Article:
Gov. Alejandro Garcia Padilla made the announcement Monday night after saying that the U.S. territory's $72 billion public debt is unpayable. He said he would seek a moratorium of several years but did not provide specifics.

Garcia's comments come just hours after international economists released a gloomy report on Puerto Rico's economy.

Legislators are still debating a $9.8 billion budget that calls for $674 million in cuts and sets aside $1.5 billion to help pay off the debt. The budget has to be approved by Tuesday.

In Washington, the White House yesterday threw cold water on the notion of bailing out Puerto Rico, instead urging Congress to consider changing the law so the island can declare bankruptcy.


WASHINGTON (AP) -- The top Republican in the Senate says supporters of the federal Export-Import Bank have enough votes in the chamber to revive it and will get a chance to do so.

McConnell, who opposes continuation of the bank, made the assessment in a telephone interview from his home state of Kentucky, where he is spending Congress' July 4 recess. He said he expects supporters to try to attach the reauthorization to a highway bill.

The 81-year-old bank will expire at midnight Tuesday. It is a federal agency, created during the Depression, that makes and guarantees loans to help overseas buyers purchase U.S. products.

The issue has become a test of GOP purity. Tea party-backed lawmakers and outside conservative groups have denounced the bank as crony capitalism and vowed to get rid of it. They've pressured other lawmakers to go along. Allowing the bank to go out of business, even temporarily, is a sharp setback to traditional GOP allies in the business community.

Supporters such as the U.S. Chamber of Commerce argue that the agency helps many smaller companies and is necessary to keep U.S. businesses competitive.


WASHINGTON (AP) -- In a rare bipartisan scene at the White House, President Barack Obama signed into law two hard-fought bills giving him greater authority to negotiate international trade deals and providing aid to workers whose jobs are displaced by such pacts.

The measures were politically linked to secure bipartisan support for the trade legislation, and they set the stage for the Obama administration to conclude negotiations on a 12-nation Pacific Rim economic pact.

Obama praised the bipartisan cooperation that made the legislation possible as he put his pen to the measures in a crowded East Room signing ceremony.

The trade bill gives Congress the right to approve or reject trade agreements, but not change or delay them. Obama defied the wishes of most members of his Democratic Party and frayed relations with organized labor to push the legislation. The worker assistance was part of a broader trade preferences bill that extends a measure easing trade between the U.S. and sub-Saharan Africa.


NEW YORK (AP) -- A young Swedish woman who sued her former Wall Street executive boss over lurid allegations of sexual conquest, betrayal and stalking has been awarded $18 million by a federal jury in New York.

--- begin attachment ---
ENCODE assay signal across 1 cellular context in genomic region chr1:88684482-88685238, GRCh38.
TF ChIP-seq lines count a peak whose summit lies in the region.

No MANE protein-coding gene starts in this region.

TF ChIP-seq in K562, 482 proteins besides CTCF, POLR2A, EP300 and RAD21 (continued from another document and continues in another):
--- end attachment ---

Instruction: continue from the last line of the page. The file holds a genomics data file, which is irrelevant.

Twenty-five-year-old Hanna Bouveng accused Benjamin Wey in an $850 million lawsuit of using his power as owner of New York Global Group to coerce her into four sexual encounters before firing her after discovering she had a boyfriend.

The jury in federal court in Manhattan awarded her $2 million in compensatory damages plus $16 million in punitive damages on sexual harassment, retaliation and defamation claims. It rejected a claim of assault and battery.

Bouveng, who was raised in Vetlanda, Sweden, testified that soon after Wey hired her at New York Global Group, the CEO began a relentless quest to have sex with her. She says he fired her six months later after she refused any more sexual contact and he found a man in her bed in the apartment he helped finance.

Lawyers for Bouveng say the 43-year-old Wey also sought to defame Bouveng by posting articles on his blog accusing her of being a "street walker," a "loose woman" and an extortionist.


BOISE, Idaho (AP) -- Public schools across America will soon offer Greek yogurt as a meat substitute in school lunches beginning this fall.

Chobani, a manufacturer of Greek yogurt, announced Monday it has been selected by the U.S. Department of Agriculture to supply the yogurt as part of the federal school lunch program.

The USDA decided in April to include Greek yogurt as a permanent option in its school lunch program after classifying it as an approved meat substitute in 2013. Chobani was selected as the exclusive provider after it successfully led a Greek yogurt pilot program over the past year, expanding the program from four to 12 states.

During the first three months of the pilot program, schools in Idaho, New York, Arizona and Tennessee consumed 200,000 pounds of Chobani Greek yogurt. By the time the program was expanded, schools were ordering 700,000 pounds of yogurt.

Company officials did not disclose the value of its USDA contract.

Chobani, which is based in New York and opened one of the biggest yogurt processing plants in the world in Idaho nearly three years ago, leads the U.S. in Greek yogurt production.